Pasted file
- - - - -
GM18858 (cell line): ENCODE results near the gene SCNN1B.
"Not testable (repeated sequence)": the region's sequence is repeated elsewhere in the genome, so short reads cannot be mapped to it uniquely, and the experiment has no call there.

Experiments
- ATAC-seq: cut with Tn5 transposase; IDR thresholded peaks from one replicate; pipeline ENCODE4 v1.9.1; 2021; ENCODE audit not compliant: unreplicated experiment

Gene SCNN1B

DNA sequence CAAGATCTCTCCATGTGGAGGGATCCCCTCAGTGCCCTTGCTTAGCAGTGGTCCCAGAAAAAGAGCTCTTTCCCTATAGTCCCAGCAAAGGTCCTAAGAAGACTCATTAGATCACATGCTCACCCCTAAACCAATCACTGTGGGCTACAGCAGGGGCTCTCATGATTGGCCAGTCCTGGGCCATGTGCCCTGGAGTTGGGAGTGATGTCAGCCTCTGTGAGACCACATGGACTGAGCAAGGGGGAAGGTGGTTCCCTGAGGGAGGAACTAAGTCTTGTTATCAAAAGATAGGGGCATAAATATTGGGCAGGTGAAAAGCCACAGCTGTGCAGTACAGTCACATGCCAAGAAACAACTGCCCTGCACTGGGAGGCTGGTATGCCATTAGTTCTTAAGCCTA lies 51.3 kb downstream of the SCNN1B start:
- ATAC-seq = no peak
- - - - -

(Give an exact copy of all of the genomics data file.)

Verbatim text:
GM18858 (cell line): ENCODE results near the gene SCNN1B.
"Not testable (repeated sequence)": the region's sequence is repeated elsewhere in the genome, so short reads cannot be mapped to it uniquely, and the experiment has no call there.

Experiments
- ATAC-seq: cut with Tn5 transposase; IDR thresholded peaks from one replicate; pipeline ENCODE4 v1.9.1; 2021; ENCODE audit not compliant: unreplicated experiment

Gene SCNN1B

DNA sequence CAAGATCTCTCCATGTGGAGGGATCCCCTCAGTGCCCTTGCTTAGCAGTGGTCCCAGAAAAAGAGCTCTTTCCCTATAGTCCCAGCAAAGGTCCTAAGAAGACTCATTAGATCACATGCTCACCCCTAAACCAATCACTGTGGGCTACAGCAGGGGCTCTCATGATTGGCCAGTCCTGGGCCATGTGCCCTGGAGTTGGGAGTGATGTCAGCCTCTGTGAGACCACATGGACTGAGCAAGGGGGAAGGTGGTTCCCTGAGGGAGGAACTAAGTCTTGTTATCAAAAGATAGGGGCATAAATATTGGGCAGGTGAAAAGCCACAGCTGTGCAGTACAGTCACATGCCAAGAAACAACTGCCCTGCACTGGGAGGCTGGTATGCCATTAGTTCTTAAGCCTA lies 51.3 kb downstream of the SCNN1B start:
- ATAC-seq = no peak